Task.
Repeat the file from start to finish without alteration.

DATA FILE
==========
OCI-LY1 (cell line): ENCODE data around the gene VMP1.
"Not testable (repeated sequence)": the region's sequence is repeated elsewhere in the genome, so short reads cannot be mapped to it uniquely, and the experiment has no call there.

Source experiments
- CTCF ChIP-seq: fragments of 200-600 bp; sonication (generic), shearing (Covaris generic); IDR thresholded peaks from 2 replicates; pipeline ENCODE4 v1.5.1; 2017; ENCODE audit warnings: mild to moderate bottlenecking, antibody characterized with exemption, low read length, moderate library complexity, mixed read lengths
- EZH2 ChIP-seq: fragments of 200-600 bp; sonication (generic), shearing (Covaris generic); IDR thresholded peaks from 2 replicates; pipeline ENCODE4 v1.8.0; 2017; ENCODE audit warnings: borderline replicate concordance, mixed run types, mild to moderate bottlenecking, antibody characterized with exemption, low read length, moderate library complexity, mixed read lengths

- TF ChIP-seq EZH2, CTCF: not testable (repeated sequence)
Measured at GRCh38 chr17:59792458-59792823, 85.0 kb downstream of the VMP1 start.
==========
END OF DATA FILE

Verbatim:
OCI-LY1 (cell line): ENCODE data around the gene VMP1.
"Not testable (repeated sequence)": the region's sequence is repeated elsewhere in the genome, so short reads cannot be mapped to it uniquely, and the experiment has no call there.

Source experiments
- CTCF ChIP-seq: fragments of 200-600 bp; sonication (generic), shearing (Covaris generic); IDR thresholded peaks from 2 replicates; pipeline ENCODE4 v1.5.1; 2017; ENCODE audit warnings: mild to moderate bottlenecking, antibody characterized with exemption, low read length, moderate library complexity, mixed read lengths
- EZH2 ChIP-seq: fragments of 200-600 bp; sonication (generic), shearing (Covaris generic); IDR thresholded peaks from 2 replicates; pipeline ENCODE4 v1.8.0; 2017; ENCODE audit warnings: borderline replicate concordance, mixed run types, mild to moderate bottlenecking, antibody characterized with exemption, low read length, moderate library complexity, mixed read lengths

- TF ChIP-seq EZH2, CTCF: not testable (repeated sequence)
Measured at GRCh38 chr17:59792458-59792823, 85.0 kb downstream of the VMP1 start.